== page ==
(Immigration and Asylum Chamber) Appeal Number: EA/02903/2017
THE IMMIGRATION ACTS
Heard at Glasgow
On 20th September 2018
On 17th October 2018
MR C M G OCKELTON, VICE PRESIDENT
DEPUTY UPPER TRIBUNAL JUDGE DEANS
MR RAO MUHAMMAD ASIF MAHMOOD
(No anonymity direction made)
THE SECRETARY OF STATE FOR THE HOME DEPARTMENT
For the Appellant: Mr S Winter, Advocate, instructed by LKW Solicitors
For the Respondent: Mrs M O'Brien, Senior Home Office Presenting Officer
DECISION AND REASONS
1. This appeal is brought against a decision by Judge of the First-tier Tribunal McManus dismissing an appeal against a refusal to issue a residence card. The residence card was refused because the Secretary of State decided the appellant had entered into a marriage of convenience with an EEA national.
2. The Judge of the First-tier Tribunal found the appellant had entered into a marriage of convenience. However, when an application was made for permission to appeal, the judge considering the application noted that the Judge of the First-tier Tribunal had arguably applied the wrong burden of proof. Instead of following Sadovska  UKSC 54 it was arguable that the judge had accepted a submission by the respondent that the burden of proof was on the appellant and had applied this in making her decision. In addition the judge arguably failed to take into account that a marriage would be one of convenience only if its predominant purpose was immigration benefit and arguably failed to consider whether deception was the purpose of both parties to the marriage. The judge found that the couple lived together and the sponsor considered that the appellant had been kind to her. A further issue considered to be arguable was that the judge had purported to decide the appeal under the Immigration Rules instead of the Immigration (EEA) Regulations 2016.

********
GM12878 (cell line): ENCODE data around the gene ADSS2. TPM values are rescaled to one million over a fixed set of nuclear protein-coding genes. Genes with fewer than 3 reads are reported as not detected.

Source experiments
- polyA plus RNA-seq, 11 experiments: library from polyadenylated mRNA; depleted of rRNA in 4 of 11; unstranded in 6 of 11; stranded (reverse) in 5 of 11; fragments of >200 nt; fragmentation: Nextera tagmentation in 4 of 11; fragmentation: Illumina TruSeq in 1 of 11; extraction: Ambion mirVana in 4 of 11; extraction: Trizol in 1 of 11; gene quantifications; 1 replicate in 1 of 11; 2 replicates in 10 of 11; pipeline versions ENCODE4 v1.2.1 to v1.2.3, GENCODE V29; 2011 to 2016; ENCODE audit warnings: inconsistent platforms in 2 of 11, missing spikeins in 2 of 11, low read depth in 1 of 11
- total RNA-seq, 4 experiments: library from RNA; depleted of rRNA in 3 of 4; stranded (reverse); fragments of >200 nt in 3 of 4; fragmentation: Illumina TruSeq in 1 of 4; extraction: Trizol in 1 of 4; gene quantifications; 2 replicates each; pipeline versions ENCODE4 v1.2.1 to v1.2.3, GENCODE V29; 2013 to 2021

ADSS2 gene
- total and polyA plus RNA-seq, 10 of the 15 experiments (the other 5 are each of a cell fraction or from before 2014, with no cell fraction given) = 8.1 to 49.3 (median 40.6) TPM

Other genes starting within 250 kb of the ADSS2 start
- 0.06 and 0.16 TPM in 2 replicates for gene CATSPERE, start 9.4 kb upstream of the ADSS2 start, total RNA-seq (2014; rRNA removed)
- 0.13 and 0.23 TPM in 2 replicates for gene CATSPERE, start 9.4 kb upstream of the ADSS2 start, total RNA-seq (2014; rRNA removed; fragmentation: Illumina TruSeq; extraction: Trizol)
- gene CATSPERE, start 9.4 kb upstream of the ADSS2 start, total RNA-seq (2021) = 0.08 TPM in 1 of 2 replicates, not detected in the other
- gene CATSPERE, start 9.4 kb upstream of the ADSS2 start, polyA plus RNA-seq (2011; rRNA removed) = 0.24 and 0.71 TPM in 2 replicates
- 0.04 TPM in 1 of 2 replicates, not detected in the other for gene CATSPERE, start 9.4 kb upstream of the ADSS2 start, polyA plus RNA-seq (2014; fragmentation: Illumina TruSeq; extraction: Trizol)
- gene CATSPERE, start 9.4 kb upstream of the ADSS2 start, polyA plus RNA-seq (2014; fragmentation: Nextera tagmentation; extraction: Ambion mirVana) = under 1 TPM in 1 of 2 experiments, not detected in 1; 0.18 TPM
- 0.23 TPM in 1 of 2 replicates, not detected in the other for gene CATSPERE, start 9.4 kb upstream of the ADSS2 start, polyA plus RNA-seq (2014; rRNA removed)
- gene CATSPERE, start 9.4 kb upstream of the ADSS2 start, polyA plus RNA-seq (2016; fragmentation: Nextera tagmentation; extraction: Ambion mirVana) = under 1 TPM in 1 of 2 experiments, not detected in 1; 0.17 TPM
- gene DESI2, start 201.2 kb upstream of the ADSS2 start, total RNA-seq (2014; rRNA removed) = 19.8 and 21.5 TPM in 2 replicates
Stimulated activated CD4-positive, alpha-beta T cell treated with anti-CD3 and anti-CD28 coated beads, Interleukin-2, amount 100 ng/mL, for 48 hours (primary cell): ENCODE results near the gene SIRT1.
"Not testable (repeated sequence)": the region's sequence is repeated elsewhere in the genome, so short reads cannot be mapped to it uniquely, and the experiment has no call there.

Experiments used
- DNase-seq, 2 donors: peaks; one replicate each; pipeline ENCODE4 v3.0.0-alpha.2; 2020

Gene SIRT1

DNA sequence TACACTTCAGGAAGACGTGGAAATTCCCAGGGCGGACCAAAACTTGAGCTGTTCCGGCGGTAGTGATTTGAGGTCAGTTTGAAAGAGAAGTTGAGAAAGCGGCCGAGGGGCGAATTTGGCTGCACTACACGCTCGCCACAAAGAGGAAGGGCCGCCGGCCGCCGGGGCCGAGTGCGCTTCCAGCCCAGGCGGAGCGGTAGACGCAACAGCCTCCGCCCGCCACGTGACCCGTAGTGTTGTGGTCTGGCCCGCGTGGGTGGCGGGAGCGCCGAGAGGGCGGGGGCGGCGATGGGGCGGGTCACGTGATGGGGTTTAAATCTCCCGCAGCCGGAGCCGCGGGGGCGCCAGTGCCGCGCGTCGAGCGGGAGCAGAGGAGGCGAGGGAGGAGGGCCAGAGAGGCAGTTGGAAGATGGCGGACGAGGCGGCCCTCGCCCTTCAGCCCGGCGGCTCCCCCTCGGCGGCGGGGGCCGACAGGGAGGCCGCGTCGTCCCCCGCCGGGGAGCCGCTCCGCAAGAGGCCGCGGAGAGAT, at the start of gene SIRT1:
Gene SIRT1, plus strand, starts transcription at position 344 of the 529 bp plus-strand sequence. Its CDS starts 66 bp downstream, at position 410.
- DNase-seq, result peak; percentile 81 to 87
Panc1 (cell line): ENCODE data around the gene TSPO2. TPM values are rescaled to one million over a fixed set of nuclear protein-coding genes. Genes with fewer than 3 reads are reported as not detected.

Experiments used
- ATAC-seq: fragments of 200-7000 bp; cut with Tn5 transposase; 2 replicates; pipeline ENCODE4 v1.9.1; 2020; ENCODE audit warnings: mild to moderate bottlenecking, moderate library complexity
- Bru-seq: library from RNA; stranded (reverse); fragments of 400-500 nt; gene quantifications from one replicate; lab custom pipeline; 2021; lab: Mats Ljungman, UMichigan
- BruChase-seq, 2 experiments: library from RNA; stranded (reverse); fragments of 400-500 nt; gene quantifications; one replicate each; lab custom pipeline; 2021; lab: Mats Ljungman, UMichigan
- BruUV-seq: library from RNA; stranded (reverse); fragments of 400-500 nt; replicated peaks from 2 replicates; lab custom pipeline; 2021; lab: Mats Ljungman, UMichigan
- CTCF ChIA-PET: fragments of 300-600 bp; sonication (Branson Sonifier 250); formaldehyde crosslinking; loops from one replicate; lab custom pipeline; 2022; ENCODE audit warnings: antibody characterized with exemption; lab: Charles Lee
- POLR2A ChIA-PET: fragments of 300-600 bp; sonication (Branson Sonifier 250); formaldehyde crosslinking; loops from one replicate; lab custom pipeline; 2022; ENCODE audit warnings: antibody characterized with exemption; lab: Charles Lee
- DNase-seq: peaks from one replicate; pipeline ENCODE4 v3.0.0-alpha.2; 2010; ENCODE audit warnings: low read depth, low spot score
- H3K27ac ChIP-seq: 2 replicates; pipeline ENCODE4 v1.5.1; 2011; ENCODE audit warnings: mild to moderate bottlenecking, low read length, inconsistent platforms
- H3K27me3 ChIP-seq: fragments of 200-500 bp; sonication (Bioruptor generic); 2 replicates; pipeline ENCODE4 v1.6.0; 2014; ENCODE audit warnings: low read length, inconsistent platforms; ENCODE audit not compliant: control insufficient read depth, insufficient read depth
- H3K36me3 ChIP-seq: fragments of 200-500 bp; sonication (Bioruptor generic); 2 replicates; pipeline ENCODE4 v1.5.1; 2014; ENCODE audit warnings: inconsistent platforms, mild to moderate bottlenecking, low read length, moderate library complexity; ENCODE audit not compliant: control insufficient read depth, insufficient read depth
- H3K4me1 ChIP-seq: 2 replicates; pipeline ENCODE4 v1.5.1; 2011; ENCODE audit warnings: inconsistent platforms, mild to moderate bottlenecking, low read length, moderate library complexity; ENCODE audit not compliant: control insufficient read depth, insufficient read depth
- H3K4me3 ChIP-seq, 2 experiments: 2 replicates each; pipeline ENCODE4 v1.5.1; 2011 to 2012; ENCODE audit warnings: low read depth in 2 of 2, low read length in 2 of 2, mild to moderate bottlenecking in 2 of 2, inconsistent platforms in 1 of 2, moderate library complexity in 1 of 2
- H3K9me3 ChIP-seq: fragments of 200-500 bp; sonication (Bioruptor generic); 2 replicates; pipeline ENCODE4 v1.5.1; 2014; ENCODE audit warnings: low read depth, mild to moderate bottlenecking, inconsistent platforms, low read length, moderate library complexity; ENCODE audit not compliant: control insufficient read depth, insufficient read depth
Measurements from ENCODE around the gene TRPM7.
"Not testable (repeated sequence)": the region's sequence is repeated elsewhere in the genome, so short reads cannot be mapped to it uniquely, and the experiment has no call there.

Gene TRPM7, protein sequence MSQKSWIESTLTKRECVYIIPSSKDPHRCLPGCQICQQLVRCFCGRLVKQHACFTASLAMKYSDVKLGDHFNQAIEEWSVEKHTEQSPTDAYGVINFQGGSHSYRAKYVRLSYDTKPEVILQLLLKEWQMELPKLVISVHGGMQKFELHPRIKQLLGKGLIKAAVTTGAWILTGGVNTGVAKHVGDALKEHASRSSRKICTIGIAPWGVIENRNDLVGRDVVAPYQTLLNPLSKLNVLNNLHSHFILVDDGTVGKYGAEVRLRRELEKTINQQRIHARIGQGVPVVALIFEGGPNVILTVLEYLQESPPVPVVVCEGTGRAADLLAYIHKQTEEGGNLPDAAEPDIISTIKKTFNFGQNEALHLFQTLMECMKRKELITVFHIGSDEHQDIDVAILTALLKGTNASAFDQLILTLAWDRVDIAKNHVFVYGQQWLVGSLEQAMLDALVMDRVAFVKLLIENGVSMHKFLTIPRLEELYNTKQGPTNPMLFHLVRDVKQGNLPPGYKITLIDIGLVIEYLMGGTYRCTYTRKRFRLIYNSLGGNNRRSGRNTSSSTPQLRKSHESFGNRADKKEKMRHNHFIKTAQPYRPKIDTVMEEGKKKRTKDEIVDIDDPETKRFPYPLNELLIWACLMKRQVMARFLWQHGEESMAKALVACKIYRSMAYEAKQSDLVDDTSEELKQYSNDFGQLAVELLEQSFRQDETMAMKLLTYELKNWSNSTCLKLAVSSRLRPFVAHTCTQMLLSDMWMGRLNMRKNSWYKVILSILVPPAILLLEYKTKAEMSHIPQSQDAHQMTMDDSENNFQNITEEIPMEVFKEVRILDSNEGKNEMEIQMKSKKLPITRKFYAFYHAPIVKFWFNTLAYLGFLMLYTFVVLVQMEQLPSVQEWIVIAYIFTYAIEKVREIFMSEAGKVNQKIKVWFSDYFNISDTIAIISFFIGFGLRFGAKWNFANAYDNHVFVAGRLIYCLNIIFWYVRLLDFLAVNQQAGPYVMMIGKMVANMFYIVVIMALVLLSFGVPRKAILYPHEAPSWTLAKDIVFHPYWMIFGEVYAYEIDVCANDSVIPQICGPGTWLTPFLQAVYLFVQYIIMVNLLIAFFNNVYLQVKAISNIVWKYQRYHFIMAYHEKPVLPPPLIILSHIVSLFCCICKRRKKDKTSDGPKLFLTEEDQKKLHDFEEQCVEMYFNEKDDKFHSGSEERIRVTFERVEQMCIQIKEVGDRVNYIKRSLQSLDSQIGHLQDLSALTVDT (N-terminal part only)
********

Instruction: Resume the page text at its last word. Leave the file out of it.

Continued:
3. At the hearing before us both parties were of the view that the decision of the First-tier Tribunal should be set aside for error of law and the appeal remitted to the First-tier Tribunal.
4. While it was clear that the Judge of the First-tier Tribunal had erred in law by not applying the correct burden of proof, we considered whether remittal was the proper course. The difficulty we faced was that it was not possible to see what the outcome of the appeal would have been had the burden of proof been the right away round. In addition, the judge made findings using the term "the Tribunal accepted?", which sometimes made it difficult to ascertain whether she accepted that a piece of evidence established a particular fact or whether she was merely recording what occurred at the hearing.
5. We are satisfied that because the First-tier Tribunal did not apply the correct burden of proof the decision should be set aside. In terms of paragraph 7.2(b) of the Practice Statement the appeal will be remitted to the First-tier Tribunal to be heard before a differently constituted tribunal with no findings preserved. The correct burden of proof should be applied, in terms of Sadovska  UKSC 54.
6. The making of the decision of the First-tier Tribunal involved the making of an error on a point of law.
7. The decision is set aside.
8. The appeal is remitted to the First-tier Tribunal with no findings preserved.
The Judge of the First-tier Tribunal did not make an anonymity direction. We have not been asked to make such a direction and see no reason of substance for doing so.
Deputy Upper Tribunal Judge Deans 12th October 2018